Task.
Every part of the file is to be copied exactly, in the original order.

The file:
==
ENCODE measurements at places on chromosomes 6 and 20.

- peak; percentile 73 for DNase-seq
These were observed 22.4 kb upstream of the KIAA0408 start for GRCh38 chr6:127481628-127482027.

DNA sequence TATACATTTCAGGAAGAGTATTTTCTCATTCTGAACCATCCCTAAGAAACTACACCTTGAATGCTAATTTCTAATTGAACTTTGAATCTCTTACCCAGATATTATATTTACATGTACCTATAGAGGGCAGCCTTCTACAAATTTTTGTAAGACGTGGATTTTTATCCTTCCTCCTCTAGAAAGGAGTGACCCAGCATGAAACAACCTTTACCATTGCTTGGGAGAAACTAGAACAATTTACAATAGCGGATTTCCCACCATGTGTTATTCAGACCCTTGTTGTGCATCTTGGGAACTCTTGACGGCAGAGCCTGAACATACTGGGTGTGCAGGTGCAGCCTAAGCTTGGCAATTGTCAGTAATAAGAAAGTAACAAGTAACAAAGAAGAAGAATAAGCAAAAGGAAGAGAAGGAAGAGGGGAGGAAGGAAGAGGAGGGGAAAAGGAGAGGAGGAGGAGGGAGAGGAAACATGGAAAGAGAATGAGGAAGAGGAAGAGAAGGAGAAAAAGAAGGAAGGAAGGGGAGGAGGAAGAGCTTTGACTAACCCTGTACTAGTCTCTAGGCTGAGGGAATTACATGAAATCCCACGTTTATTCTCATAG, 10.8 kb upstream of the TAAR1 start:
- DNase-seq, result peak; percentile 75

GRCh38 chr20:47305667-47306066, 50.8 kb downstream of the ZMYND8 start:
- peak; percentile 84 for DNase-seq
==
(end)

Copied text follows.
ENCODE measurements at places on chromosomes 6 and 20.

- peak; percentile 73 for DNase-seq
These were observed 22.4 kb upstream of the KIAA0408 start for GRCh38 chr6:127481628-127482027.

DNA sequence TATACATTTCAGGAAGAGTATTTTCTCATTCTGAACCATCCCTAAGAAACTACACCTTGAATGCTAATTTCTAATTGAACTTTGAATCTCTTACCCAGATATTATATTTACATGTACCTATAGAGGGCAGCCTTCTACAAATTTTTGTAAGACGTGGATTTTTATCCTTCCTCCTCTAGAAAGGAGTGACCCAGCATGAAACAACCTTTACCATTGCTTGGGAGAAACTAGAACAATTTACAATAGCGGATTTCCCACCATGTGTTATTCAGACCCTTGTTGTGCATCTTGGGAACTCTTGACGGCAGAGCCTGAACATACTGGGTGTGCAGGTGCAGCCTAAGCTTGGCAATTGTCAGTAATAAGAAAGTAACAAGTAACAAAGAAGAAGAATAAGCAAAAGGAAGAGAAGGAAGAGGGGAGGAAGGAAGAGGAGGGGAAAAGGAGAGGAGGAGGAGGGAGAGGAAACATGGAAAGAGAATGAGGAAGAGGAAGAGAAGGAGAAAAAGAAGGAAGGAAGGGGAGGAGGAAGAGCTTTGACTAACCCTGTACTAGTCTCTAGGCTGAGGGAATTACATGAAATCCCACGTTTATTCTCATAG, 10.8 kb upstream of the TAAR1 start:
- DNase-seq, result peak; percentile 75

GRCh38 chr20:47305667-47306066, 50.8 kb downstream of the ZMYND8 start:
- peak; percentile 84 for DNase-seq